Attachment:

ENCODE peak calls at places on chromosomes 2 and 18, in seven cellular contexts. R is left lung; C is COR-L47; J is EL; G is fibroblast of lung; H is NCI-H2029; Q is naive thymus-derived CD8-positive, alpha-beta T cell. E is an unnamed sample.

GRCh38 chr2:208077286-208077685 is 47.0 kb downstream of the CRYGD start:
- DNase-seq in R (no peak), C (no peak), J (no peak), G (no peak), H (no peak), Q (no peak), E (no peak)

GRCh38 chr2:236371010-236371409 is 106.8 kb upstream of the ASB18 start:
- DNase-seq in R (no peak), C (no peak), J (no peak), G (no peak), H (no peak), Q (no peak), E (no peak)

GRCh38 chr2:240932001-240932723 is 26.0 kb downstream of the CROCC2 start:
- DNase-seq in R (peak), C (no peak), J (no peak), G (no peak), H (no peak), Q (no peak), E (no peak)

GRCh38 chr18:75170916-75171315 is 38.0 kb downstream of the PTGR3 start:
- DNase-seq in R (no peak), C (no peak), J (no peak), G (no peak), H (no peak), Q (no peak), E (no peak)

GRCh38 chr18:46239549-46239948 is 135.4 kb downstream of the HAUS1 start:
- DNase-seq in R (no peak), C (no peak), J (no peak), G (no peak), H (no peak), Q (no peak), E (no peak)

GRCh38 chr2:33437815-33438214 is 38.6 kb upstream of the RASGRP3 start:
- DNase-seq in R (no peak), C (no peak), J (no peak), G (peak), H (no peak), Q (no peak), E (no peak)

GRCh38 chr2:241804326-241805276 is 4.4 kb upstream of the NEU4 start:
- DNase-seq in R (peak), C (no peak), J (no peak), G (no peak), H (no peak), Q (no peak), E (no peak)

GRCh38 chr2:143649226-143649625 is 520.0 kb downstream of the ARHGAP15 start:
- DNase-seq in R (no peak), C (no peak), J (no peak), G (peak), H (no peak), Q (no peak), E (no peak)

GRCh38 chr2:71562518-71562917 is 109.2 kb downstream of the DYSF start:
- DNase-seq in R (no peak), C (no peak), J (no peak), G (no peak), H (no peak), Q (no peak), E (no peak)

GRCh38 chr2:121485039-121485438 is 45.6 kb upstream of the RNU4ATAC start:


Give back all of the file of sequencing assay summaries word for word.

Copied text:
ENCODE peak calls at places on chromosomes 2 and 18, in seven cellular contexts. R is left lung; C is COR-L47; J is EL; G is fibroblast of lung; H is NCI-H2029; Q is naive thymus-derived CD8-positive, alpha-beta T cell. E is an unnamed sample.

GRCh38 chr2:208077286-208077685 is 47.0 kb downstream of the CRYGD start:
- DNase-seq in R (no peak), C (no peak), J (no peak), G (no peak), H (no peak), Q (no peak), E (no peak)

GRCh38 chr2:236371010-236371409 is 106.8 kb upstream of the ASB18 start:
- DNase-seq in R (no peak), C (no peak), J (no peak), G (no peak), H (no peak), Q (no peak), E (no peak)

GRCh38 chr2:240932001-240932723 is 26.0 kb downstream of the CROCC2 start:
- DNase-seq in R (peak), C (no peak), J (no peak), G (no peak), H (no peak), Q (no peak), E (no peak)

GRCh38 chr18:75170916-75171315 is 38.0 kb downstream of the PTGR3 start:
- DNase-seq in R (no peak), C (no peak), J (no peak), G (no peak), H (no peak), Q (no peak), E (no peak)

GRCh38 chr18:46239549-46239948 is 135.4 kb downstream of the HAUS1 start:
- DNase-seq in R (no peak), C (no peak), J (no peak), G (no peak), H (no peak), Q (no peak), E (no peak)

GRCh38 chr2:33437815-33438214 is 38.6 kb upstream of the RASGRP3 start:
- DNase-seq in R (no peak), C (no peak), J (no peak), G (peak), H (no peak), Q (no peak), E (no peak)

GRCh38 chr2:241804326-241805276 is 4.4 kb upstream of the NEU4 start:
- DNase-seq in R (peak), C (no peak), J (no peak), G (no peak), H (no peak), Q (no peak), E (no peak)

GRCh38 chr2:143649226-143649625 is 520.0 kb downstream of the ARHGAP15 start:
- DNase-seq in R (no peak), C (no peak), J (no peak), G (peak), H (no peak), Q (no peak), E (no peak)

GRCh38 chr2:71562518-71562917 is 109.2 kb downstream of the DYSF start:
- DNase-seq in R (no peak), C (no peak), J (no peak), G (no peak), H (no peak), Q (no peak), E (no peak)

GRCh38 chr2:121485039-121485438 is 45.6 kb upstream of the RNU4ATAC start: